This study found that in Malaysia, mudarabah- and musharakah-based products constitute a very small portion of IFI assets. There are a number of reasons why IFIs seem to be reluctant to operate or implement mudarabah and musharakah. These include high risk levels, the familiar role of the bank as a fund provider rather than a partner or investor, inadequate demand from customers, complexity in implementing the products, stringent regulations and lack of expertise and skilled staff. The Capital Adequacy Framework for Islamic Banks adopted in 2012 by BNM is also found to have a negative impact on the IFIs if they were to adopt mudarabah-based and musharakah-based products. This may further discourage IFIs from offering mudarabah- and musharakah-based transactions. From the legal perspective, our analysis shows that there are some provisions in the PA which cannot accommodate the concept and practice of mudarabah and musharakah. The provisions are section 3, which states that the partners’ relationship in a partnership venture is to carry on business together with a view to profit; section 6, which requires establishment of a firm; and section 47(2), which requires that the number of the partners in the partnership must not be more than twenty persons. Thus, it is of paramount important that these provisions in the PA be amended to allow mudarabah and musharakah products to be recognized under the PA and thus become enforceable. Alternatively, the researchers suggest that Parliament pass a special law to deal specifically with mudarabah and musharakah products.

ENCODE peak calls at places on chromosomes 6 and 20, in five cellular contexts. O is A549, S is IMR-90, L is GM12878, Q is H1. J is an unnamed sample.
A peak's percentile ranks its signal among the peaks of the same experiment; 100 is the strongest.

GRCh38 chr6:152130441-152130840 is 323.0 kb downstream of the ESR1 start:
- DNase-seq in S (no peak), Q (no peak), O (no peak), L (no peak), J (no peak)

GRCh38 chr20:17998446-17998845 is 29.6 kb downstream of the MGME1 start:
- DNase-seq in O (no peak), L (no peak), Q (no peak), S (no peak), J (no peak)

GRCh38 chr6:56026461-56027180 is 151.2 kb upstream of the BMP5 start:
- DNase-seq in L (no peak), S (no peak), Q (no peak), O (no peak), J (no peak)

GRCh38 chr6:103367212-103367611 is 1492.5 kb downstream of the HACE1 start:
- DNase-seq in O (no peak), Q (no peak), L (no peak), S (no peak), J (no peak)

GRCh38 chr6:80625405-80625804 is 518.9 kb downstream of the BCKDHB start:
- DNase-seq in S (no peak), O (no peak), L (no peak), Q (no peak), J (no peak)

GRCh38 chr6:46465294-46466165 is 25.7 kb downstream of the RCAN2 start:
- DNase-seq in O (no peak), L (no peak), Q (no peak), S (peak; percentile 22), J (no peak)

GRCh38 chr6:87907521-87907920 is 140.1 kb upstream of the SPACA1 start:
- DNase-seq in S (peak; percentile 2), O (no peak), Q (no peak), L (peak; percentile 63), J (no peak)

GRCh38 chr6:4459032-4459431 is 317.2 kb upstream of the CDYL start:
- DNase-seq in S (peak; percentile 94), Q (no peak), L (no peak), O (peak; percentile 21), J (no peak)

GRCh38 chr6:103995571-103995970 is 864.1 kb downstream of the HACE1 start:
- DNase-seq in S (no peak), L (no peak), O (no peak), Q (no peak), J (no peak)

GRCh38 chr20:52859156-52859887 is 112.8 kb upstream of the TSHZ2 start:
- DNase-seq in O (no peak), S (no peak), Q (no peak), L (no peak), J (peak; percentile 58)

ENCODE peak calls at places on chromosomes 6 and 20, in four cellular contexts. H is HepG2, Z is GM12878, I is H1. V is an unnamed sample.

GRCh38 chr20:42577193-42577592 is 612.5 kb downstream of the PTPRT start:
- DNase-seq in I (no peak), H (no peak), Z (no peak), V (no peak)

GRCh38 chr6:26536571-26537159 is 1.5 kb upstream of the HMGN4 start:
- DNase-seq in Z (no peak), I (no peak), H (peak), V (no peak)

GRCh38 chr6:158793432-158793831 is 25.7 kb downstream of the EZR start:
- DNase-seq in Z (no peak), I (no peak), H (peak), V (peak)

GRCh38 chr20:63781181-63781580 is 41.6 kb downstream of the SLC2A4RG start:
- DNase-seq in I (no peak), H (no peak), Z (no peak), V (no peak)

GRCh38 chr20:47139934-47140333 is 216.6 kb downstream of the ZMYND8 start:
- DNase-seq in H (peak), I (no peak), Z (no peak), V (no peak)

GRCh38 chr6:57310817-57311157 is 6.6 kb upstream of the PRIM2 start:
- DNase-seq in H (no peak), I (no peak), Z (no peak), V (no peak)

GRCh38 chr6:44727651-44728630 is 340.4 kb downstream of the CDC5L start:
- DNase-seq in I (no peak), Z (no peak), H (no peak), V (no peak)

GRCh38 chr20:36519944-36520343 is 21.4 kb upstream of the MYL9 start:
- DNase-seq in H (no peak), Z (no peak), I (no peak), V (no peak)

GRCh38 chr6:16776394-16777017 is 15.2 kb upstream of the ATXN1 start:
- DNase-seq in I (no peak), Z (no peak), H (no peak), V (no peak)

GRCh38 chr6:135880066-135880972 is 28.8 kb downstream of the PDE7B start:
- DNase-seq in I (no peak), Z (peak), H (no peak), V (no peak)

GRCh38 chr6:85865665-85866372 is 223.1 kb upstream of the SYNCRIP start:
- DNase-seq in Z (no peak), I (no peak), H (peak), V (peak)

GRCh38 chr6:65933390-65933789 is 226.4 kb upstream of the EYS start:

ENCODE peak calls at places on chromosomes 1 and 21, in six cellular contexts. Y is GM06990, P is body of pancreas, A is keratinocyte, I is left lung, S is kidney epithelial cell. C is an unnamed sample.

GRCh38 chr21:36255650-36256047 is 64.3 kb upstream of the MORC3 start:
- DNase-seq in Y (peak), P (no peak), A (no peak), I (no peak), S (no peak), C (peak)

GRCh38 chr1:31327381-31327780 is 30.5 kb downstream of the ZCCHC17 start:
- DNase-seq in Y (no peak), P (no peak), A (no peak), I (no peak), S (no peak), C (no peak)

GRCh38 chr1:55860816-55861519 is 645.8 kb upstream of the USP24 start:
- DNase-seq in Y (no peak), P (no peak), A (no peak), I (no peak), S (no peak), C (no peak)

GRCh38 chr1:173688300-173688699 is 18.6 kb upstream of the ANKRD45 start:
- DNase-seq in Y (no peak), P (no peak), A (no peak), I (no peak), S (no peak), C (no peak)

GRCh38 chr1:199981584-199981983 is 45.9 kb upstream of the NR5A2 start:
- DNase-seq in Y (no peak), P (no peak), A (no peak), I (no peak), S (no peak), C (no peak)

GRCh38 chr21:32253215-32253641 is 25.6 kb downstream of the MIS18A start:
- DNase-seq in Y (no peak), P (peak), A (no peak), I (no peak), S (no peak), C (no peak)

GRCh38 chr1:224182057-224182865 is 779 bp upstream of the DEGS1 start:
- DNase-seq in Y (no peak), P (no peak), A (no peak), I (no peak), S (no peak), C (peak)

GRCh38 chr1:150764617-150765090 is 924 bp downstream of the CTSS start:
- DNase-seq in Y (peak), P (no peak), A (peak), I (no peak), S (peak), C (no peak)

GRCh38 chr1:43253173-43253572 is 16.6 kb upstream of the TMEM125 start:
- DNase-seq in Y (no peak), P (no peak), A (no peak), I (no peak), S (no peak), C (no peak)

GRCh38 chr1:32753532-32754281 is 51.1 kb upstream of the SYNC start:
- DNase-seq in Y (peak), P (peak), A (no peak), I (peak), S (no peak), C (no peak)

Analysis reveals that there is no law that unequivocally governs mudarabah and musharakah. The question is: what is the governing law for mudarabah and musharakah? Is it the CLA or PA or Shari'ah as prescribed by the IFSA or the Central Bank of Malaysia Act 2009 (CBA)? One can argue that the governing law is the Shari'ah, but there is no detailed Shari'ah-based written law passed by Parliament for mudarabah and musharakah so far. It is submitted that, due to the absence of Shari'ah-based written law governing mudarabah and musharakah, the baseless presumption that the governing law is the Shari'ah, as prescribed under the IFSA and the CBA, can cause fatal legal problems to the practice of mudarabah and musharakah products in Malaysia.
Further, there are no exemption provisions under the CLA and the PA to exempt mudarabah and musharakah from their operations. Thus, the governing law for mudarabah and musharakah, it is submitted, is not clear. In addition, if the Shari'ah is the governing law, then which madhhab will be the prevalent law? Will it be the Hanafi or Hambali or Shafie or Maliki School, or opinions or guidelines provided by the SAC or the Shari'ah Committee? These issues have not been clearly resolved by the IFSA and the CBA.
Based on the findings of this study, several recommendations that can be implemented in order to encourage wider application of mudarabah and musharakah contracts by the IFIs have been suggested. Among the recommendations are: